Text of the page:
Prayer plants (Goeppertia spp. and cvs., syn. Calathea spp. and cvs., Zones 9–11) are arguably among the most stunning houseplants you can add to your collection. Though they come in many different shapes and styles, they are known for their distinctive foliage. The geometric, braidlike pattern on the leaves looks almost painted on. Prayer plants are also notable for the movement of their foliage throughout the day in a process known as nyctinasty. Like most plants in the Marantaceae family, they move their leaves up at night and lower them in the daytime in accordance to a circadian rhythm. Though the genus Calathea was recently reclassified as Goeppertia, you will still see them labeled as the former at most garden centers and online. Here are a few things to know when caring for these beautiful but finicky plants.
Tips for growing prayer plants
Provide indirect light and high humidity
Prayer plants need bright but indirect light to thrive; direct sun will cause the leaves to burn. These plants can tolerate lower light conditions indoors, but they require at least four to six hours of indirect light to maintain their vivid color and patterning. Prayer plants grow best in humid environments. Consider planting yours in a sub-irrigated planter or setting it on a pebble tray with water to increase the humidity around the plant. Frequent misting in winter can also help increase the relative humidity temporarily.
Keep the soil moist
These are water-loving plants that prefer consistency in soil moisture. Their soil should never be allowed to fully dry out. Prayer plants can be sensitive to some of the minerals and chemical treatments found in tap water and will exhibit browning along the edges of the leaves if they are exposed to too much of them. Consider watering with filtered water if you’re unsure about the salt and mineral content of your tap water. These are wonderfully expressive plants; if the soil is too dry, the leaves will curl inward, indicating that it is time for a drink. They are very resilient and generally bounce back from short droughts if they are watered adequately.
Three prayer plant species steal the show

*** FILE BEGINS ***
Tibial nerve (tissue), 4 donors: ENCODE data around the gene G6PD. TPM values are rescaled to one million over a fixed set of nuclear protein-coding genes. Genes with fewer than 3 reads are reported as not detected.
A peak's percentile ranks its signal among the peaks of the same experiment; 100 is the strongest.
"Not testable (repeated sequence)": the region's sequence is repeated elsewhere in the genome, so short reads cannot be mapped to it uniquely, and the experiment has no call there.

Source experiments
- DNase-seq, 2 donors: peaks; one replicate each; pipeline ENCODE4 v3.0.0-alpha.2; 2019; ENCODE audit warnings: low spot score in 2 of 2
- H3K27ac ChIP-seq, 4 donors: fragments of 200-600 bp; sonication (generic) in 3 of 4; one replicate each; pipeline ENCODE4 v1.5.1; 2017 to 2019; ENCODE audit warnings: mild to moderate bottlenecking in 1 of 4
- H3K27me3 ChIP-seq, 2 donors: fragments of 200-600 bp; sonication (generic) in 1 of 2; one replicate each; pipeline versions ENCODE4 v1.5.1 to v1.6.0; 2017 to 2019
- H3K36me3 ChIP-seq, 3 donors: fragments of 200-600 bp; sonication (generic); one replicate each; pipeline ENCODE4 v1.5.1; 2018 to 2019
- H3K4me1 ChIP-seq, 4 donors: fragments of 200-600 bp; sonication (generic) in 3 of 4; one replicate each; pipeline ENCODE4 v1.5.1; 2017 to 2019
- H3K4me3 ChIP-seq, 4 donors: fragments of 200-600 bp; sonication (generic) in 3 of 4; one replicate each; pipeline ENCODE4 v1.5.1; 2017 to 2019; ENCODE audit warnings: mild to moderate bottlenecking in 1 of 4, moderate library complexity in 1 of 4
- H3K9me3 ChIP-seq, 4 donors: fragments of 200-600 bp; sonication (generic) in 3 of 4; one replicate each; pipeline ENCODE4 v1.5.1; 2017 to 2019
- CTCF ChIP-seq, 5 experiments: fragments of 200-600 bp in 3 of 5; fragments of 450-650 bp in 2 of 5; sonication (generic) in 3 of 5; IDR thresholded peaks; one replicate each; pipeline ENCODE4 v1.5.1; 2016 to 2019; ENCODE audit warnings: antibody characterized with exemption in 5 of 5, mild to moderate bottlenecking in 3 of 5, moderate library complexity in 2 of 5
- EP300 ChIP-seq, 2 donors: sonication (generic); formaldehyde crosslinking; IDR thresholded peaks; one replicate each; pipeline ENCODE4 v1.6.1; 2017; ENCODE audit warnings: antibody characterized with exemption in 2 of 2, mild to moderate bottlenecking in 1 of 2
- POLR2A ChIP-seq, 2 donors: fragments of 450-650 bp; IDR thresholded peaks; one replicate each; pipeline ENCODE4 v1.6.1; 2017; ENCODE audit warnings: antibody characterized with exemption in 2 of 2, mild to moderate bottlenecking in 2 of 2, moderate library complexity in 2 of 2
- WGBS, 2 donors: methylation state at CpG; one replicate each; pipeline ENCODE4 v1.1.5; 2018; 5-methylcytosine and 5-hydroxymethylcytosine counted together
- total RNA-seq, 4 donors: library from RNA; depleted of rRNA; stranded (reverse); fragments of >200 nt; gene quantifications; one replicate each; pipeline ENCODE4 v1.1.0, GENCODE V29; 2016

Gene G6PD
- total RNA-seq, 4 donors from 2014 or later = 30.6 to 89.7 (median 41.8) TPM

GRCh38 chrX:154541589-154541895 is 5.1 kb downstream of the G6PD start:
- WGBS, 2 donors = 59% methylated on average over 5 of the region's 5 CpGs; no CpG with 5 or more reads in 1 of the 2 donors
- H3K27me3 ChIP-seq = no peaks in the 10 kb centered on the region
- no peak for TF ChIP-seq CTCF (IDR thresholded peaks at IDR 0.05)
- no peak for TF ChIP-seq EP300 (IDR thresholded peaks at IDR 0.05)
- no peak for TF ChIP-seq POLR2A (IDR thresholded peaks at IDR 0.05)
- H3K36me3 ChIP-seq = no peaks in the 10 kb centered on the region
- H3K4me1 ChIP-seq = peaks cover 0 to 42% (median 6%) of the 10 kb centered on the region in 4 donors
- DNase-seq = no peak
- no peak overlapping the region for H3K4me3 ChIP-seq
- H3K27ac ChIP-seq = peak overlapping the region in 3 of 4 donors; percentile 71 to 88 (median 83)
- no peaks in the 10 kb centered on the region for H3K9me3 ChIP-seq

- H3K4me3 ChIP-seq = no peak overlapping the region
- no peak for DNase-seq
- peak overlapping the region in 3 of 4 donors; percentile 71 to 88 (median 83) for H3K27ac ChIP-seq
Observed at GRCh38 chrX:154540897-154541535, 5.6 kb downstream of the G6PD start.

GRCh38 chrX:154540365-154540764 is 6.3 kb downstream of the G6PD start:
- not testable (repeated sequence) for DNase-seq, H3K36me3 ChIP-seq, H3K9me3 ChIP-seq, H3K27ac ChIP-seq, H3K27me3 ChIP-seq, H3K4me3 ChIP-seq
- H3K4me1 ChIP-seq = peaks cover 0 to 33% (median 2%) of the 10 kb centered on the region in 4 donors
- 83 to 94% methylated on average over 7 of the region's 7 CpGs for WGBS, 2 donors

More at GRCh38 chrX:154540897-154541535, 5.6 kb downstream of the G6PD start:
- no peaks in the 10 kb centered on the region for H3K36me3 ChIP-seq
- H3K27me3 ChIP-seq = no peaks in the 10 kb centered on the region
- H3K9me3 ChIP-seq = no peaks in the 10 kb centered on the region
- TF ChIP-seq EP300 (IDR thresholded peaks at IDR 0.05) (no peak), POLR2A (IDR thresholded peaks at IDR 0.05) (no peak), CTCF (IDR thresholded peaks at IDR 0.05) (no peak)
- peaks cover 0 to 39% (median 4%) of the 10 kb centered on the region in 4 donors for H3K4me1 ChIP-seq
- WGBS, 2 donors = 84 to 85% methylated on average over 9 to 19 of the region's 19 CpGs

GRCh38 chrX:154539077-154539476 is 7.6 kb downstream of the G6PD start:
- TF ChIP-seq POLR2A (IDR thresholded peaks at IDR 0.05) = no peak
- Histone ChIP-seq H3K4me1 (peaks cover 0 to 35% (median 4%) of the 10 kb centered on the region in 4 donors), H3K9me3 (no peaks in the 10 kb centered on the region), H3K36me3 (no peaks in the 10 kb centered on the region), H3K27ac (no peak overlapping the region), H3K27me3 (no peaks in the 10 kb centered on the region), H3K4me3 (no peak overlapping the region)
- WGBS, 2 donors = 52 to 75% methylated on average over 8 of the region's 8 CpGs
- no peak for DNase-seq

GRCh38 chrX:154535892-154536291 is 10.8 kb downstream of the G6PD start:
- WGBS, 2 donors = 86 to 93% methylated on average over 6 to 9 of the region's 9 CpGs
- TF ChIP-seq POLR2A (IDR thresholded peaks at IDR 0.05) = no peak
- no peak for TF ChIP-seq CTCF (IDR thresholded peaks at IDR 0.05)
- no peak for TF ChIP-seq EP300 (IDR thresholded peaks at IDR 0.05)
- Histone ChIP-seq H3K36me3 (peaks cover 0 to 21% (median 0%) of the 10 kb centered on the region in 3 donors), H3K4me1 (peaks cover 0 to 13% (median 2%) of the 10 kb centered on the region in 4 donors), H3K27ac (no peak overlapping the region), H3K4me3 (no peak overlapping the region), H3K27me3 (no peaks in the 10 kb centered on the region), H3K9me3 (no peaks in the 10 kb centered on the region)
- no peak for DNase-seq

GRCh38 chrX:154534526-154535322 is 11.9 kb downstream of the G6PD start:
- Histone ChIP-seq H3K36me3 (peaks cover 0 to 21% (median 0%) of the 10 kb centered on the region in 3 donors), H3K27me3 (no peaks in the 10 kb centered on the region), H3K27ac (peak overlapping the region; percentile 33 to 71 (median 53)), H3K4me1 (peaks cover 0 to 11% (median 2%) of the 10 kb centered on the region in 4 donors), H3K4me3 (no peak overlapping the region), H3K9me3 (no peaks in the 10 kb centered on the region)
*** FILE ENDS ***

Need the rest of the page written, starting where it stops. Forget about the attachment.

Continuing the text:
Pinstripe prayer plant is a colorful classic
G. ornata (syn. C. ornata), Zones 9–11
This dark burgundy species is called pinstripe prayer plant for the bright pink stripes that run along broad, flat leaves. It can run on the larger side at 3 feet tall and wide, which helps to show off the beautiful reddish coloring on the underside of the leaves.
Rattlesnake prayer plant tolerates neglect
G. insignis (syn. C. lancifolia), Zones 9–11
This species is one of the most popular, and for good reason. The patterning of its leaves is unparalleled, and it’s very resilient if underwatered or overwatered. Smaller than pinstripe prayer plant, it will reach 1 to 2 feet tall and wide.
Peacock prayer plant has contrasting foliage
G. makoyana (syn. C. makoyana), Zones 9–11
This stunner’s foliage is bright and bold. The patterning looks particularly painted on, and the underside of the leaves exhibits incredible pink and purple hues that contrast with the green shades on the top of the leaves. This species will max out at 2 feet tall and wide.
What’s eating your prayer plant?
Spider mites love prayer plants. You can recognize an infestation by observing spotted or curling leaves, often with webbing. The insects themselves are extremely small and may not be visible to the naked eye. Regularly misting and wiping the leaves of your plant with a microfiber cloth will do wonders to keep these pests at bay. Be sure to spray the underside of the leaves, where pests often hide. For intense infestations, consider an organic product such as Mite-X or a horticultural oil.
Rebecca Bullene is the cofounder of Greenery Unlimited, a Brooklyn-based and online plant shop.